It is hard to know what effect this will have on emotional development. As psychologist Sherry Turkle put it: “Ultimately, the question is not whether children will love their robotic pets more than their animal pets, but rather, what loving will come to mean?” In other words, how might human relationships become distorted in the future if children increasingly learn about the meaning of love and intimacy from their interactions with machines?


Optimus and Elon

Optimus, first demonstrated to the public by Elon Musk in September 2022, is a life-sized humanoid robot designed and constructed by Tesla, the same company that produces electric cars – hence its moniker, the ‘Tesla Bot’. Musk aims to release millions of humanoid robots as rapidly as possible. With sophisticated articulating hands, the Optimus has been designed to “operate tools and do useful things”, as Musk put it, including working in Tesla factories and caring for elderly people. Mass production of what Musk describes as the “extremely capable robot” would enable the company to charge around $20,000 per product, much less than the cost of a Tesla car.

Manmade machines 

For many of us, there is a special fascination with humanoid robots; replicants that seem indistinguishable from living, breathing humans. Professor Hiroshi Ishiguro, a roboticist at Osaka University, Japan, has created a robot that is an identical human-sized copy of himself. It replicates his appearance, movements and speech with uncanny precision. He has even used the robot to give lectures to students in his place. When questioned about his intentions, he said: “I have created this robot in order to understand what it means to be human.”

When we interact with a machine constructed out of wires, joints and motors, but which mirrors our own humanity, it can be a disorientating experience. There is often a sense of something creepy or uncanny about a robot that is nearly human but not quite. And I wonder whether that uneasy feeling is telling us something rather disturbing about ourselves. Is there a sense in which we, too, are simply biological machines made of flesh, nerves and muscles, rather than wires and motors?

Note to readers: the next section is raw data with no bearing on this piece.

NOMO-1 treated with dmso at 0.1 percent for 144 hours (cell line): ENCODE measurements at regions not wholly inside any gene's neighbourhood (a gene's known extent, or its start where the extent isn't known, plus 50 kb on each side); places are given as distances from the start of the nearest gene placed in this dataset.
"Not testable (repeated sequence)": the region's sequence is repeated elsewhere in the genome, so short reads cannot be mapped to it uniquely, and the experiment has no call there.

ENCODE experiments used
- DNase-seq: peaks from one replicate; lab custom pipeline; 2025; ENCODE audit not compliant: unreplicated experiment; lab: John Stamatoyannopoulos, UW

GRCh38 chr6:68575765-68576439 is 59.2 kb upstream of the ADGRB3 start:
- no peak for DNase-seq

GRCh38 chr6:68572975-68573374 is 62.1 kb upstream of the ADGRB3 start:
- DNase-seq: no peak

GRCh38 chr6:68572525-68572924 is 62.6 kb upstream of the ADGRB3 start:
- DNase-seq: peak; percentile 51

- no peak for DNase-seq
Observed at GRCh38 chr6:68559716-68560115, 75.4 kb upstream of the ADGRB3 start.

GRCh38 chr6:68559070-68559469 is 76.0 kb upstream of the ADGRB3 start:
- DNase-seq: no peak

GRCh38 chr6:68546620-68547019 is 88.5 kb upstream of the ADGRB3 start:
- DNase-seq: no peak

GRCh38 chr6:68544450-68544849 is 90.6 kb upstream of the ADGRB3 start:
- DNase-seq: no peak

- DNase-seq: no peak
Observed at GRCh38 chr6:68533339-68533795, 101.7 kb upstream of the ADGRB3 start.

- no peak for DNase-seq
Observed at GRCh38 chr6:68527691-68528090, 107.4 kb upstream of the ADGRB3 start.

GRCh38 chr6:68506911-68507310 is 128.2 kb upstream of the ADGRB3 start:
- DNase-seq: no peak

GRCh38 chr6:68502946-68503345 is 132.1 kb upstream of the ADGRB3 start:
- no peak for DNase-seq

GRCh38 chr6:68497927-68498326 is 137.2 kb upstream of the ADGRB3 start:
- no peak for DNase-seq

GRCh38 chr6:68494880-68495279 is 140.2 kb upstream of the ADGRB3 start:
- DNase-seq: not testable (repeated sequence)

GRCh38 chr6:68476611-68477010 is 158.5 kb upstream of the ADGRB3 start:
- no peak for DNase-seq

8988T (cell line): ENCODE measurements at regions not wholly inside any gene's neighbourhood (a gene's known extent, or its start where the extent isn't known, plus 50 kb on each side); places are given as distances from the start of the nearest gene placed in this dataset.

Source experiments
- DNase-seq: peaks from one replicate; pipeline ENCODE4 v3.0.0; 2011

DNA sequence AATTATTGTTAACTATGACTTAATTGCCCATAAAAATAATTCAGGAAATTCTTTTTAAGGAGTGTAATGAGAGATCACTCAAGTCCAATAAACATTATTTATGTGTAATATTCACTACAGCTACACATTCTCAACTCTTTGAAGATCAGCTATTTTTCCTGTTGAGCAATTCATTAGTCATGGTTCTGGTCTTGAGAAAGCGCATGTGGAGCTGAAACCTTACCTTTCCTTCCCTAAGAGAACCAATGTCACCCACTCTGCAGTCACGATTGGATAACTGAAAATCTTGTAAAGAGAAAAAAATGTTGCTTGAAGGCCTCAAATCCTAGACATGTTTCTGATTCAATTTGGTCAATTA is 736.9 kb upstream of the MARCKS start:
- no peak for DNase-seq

There is no substitute for human empathy, solidarity, friendship and love

Is there really so much difference between ‘a machine made out of meat’ and one made out of silicon? Physicist Sean Carroll expressed a view that many modern technologists would concur with: “When asked for my thoughts about machines that think, I can’t help but reply: ‘Hey, those are my friends you’re talking about.’ We are all machines that think, and the distinction between different types of machines is eroding.”

Of course, there is a certain truth behind all this. There are indeed aspects of the way that we function as humans that are similar to the robots and computers we have designed and created. The functioning of the human brain does have some similarities with the way a computer works, and academic research in psychology and neuroscience has provided fruitful insights. But to say that a human is a machine is nonsense. 


Kaspar the friendly bot